For a while now, this trend has been inspiring something we can call the transformation of loyalty programs. While focusing on greater personalization and an omnichannel approach in loyalty schemes is nothing new, the tendency is only getting stronger and being taken to the next level.

“Why not reward a customer for wearing my clothes or successfully applying make-up with my products? Why not reward a customer who has created a beautiful garden with my plants and has posted the photo on social networks? Why not invite them to co-create new products? To be part of a community?” proposes Patrice Laubignat, the President of the Club du Marketing Émotionnel. “We need to reverse the paradigm: so far, it has been up to the client to prove they have been loyal to a brand. From now on, it is the brand’s responsibility to prove that it is faithful to its customers.”

Implementing Strategies From the E-book: Practical Tips

With 70% of consumers willing to spend twice as much on a brand if they feel an emotional connection to it, investing in emotional loyalty seems like a great tool for boosting your profits.

But how do you use it?

Here are a couple of practical strategies presented in the Comarch e-book to get you inspired:

Focus on personalization

Nearly 7 consumers out of 10 (69%) consider that a personalized experience would positively influence their loyalty, and 66% expect that brands use their feedback to propose new products and/or services. From utilizing customer purchase history and preferences to create tailored rewards to implementing tiered loyalty programs that acknowledge members’ individual achievements – there’s a lot you can do to include personalization in your customer-brand relationship.

Build a story

Emotion is an important lever for customer engagement and loyalty – brands that want to use their power need to focus on building an authentic and sincere story. It’s not just about promoting products and offering loyalty points (though they matter, too); it’s about relaying the value that lies behind their services, showing that there’s a person behind each brand. It’s how companies can meet their customers’ needs for a more personal and emotional relationship.

Put selling aside

While it’s obvious that the ultimate goal of a customer-brand relationship is selling, putting too much emphasis on the transactional aspect of loyalty can nip any emotional bond in the bud. “[Because I understand] I am the object of commercial practice and know the brand seeks to sell me its products, it directly kills any attempt to create emotion,” confirms Jessica Lavigne, CRM & Loyalty Consultant at Comarch. That’s why she proposes to shift the focus – forget about selling and engage in conversation. Ask the customer about who they are, play on their nostalgia, take an interest in them, and surprise them… The strategies are countless.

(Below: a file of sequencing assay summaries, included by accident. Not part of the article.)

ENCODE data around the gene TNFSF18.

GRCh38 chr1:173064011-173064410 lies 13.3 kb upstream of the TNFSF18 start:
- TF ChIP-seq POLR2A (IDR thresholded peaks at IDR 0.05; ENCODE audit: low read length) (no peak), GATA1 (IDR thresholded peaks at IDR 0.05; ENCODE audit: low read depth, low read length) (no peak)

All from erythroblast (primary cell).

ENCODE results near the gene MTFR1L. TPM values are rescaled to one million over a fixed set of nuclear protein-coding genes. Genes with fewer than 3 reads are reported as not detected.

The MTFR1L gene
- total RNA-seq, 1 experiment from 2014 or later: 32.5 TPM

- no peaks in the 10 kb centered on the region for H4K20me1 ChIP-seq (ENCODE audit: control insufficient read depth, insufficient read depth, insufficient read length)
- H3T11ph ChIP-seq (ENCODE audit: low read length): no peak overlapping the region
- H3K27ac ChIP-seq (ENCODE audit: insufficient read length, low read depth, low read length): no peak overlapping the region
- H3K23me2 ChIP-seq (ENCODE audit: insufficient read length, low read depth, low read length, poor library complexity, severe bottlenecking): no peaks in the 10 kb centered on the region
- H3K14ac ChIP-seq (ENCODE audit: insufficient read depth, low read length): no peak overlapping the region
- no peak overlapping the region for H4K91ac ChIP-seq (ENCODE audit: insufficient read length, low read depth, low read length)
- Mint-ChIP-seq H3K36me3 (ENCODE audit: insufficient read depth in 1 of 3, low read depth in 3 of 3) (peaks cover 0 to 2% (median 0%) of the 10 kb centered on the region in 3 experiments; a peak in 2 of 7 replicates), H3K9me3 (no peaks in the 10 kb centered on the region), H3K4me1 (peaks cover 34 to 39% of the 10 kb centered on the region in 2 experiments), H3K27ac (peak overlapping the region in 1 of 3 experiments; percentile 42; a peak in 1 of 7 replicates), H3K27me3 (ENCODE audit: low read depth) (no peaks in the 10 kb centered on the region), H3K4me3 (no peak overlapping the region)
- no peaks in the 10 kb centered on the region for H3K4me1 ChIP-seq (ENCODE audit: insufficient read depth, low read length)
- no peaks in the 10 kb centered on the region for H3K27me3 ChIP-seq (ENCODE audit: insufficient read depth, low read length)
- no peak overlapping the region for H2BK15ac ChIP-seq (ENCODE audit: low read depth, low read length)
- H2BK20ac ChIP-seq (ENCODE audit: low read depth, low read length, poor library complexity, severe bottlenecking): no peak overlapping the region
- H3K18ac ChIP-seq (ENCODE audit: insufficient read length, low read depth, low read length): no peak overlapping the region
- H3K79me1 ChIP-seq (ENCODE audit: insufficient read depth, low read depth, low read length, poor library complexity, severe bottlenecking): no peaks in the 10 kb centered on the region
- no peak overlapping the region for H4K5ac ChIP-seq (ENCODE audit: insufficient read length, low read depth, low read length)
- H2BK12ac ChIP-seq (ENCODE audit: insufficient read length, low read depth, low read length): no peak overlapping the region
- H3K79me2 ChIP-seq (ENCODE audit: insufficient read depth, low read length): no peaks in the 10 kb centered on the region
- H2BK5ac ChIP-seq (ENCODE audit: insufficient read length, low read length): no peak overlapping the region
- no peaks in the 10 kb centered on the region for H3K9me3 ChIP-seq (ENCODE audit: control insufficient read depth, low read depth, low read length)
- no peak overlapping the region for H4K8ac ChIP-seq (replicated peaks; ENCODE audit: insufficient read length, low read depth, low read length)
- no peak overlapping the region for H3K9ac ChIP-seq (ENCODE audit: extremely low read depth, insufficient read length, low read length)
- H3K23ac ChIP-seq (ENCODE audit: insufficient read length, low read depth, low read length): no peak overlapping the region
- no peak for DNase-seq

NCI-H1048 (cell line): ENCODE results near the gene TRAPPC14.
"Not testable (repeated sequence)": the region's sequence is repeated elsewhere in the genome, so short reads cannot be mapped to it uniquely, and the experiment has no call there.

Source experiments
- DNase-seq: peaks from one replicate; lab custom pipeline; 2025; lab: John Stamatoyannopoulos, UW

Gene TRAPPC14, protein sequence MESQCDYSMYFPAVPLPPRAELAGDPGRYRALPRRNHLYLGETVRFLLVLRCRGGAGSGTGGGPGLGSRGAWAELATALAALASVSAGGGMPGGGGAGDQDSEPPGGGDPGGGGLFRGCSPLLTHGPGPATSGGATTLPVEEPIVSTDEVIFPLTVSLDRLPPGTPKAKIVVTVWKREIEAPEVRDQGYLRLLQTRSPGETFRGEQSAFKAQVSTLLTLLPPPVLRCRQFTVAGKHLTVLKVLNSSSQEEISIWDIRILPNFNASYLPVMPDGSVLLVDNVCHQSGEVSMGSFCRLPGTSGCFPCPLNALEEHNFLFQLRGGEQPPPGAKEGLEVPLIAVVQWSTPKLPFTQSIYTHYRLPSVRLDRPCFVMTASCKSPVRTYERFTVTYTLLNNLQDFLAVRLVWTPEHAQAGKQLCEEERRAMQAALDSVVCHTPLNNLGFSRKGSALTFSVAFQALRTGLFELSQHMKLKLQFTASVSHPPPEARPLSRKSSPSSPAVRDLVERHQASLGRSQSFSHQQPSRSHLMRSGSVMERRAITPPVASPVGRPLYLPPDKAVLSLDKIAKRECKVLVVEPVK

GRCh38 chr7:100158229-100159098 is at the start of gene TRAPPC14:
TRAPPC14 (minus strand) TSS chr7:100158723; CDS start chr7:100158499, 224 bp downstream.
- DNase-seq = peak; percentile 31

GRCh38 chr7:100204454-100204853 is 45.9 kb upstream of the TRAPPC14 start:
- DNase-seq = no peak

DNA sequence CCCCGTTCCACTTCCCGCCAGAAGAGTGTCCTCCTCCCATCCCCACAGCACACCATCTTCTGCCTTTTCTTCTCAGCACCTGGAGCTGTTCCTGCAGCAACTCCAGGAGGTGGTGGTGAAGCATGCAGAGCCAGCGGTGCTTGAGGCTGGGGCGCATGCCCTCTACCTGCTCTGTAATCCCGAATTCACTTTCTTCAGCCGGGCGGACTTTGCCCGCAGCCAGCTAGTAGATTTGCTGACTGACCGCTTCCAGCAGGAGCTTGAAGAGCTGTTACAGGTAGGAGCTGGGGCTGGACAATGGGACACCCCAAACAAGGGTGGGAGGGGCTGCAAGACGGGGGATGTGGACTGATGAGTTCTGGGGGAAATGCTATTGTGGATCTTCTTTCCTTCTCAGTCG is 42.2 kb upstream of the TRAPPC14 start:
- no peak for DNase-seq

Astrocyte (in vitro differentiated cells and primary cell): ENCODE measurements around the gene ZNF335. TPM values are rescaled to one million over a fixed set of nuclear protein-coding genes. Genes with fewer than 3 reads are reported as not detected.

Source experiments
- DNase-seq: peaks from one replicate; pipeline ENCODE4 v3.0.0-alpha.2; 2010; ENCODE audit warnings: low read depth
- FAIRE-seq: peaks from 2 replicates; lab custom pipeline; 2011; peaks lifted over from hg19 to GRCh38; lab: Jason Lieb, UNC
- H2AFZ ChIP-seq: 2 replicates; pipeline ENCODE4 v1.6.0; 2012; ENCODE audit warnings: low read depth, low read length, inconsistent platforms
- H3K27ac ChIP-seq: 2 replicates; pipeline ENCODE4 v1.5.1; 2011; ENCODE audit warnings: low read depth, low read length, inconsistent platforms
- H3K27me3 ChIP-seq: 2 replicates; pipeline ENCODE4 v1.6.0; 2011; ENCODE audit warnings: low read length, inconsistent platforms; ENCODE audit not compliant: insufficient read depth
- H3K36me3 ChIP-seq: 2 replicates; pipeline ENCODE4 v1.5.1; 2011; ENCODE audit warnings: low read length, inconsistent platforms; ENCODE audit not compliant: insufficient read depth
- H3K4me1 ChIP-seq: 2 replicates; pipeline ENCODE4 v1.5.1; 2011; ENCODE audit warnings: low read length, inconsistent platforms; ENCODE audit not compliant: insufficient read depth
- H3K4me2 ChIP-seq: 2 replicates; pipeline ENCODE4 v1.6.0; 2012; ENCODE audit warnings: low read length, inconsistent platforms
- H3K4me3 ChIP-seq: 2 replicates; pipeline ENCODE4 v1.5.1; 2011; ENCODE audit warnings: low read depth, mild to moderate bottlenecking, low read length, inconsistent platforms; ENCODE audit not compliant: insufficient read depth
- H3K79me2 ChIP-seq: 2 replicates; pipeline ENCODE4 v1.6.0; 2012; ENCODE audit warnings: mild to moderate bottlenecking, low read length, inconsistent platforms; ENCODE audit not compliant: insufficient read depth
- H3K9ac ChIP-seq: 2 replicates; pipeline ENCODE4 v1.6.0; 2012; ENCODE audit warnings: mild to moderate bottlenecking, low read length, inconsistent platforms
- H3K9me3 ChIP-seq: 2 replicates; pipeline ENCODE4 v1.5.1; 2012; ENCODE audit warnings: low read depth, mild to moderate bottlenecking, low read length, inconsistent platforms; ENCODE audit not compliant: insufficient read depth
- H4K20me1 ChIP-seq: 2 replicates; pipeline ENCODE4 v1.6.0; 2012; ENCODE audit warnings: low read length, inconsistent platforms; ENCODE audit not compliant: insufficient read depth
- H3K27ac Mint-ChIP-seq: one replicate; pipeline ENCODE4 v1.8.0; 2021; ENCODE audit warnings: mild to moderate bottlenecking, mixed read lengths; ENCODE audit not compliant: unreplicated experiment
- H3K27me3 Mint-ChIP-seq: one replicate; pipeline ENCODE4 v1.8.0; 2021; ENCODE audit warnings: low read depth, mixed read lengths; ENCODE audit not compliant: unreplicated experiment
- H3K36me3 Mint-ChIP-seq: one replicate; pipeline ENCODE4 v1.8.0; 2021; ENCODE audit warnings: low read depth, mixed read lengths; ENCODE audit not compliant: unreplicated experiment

Don’t forget about technology

Think emotions and technology don’t mix? Well, think again. According to Matthieu Nicou, Digital Director of Guerlai, “Web 3.0 can (…) create new generations of emotions, building bridges between the real and the virtual by combining technology and environmental protection.” Ben Lipsey, Senior Vice President of Customer Loyalty at Air France, also points out that technology can be an amazing tool for measuring emotional response and connections – as proven by a 2016 project he co-founded at Datakalab, in which his team was studying the facial expressions of panelists to detect public emotions provoked by brands.

Keep up the quality

Last but not least, as much as emotional connection matters, it’s not enough to build long-term customer loyalty. At the end of the day, it’s still the quality of the service or products that makes clients stay. “To engage the consumer, the key point is the quality of the product we offer,” confirms Véronique Rousseau, Marketing Director Yves Rocher France. And statistics prove it – 74% of customers say product quality is the most important factor in keeping them loyal to a brand[4]. So, while it’s definitely important to focus on engagement and emotions, the quality can never pay the price.

Mastering such an elusive concept as emotional loyalty is not easy, but with the right tools and knowledge, it can be possible. Download the Comarch’s “Emoloyalty: From Emotional Connection to Brand Success: The Pathways of Loyalty” e-book and learn how to do it.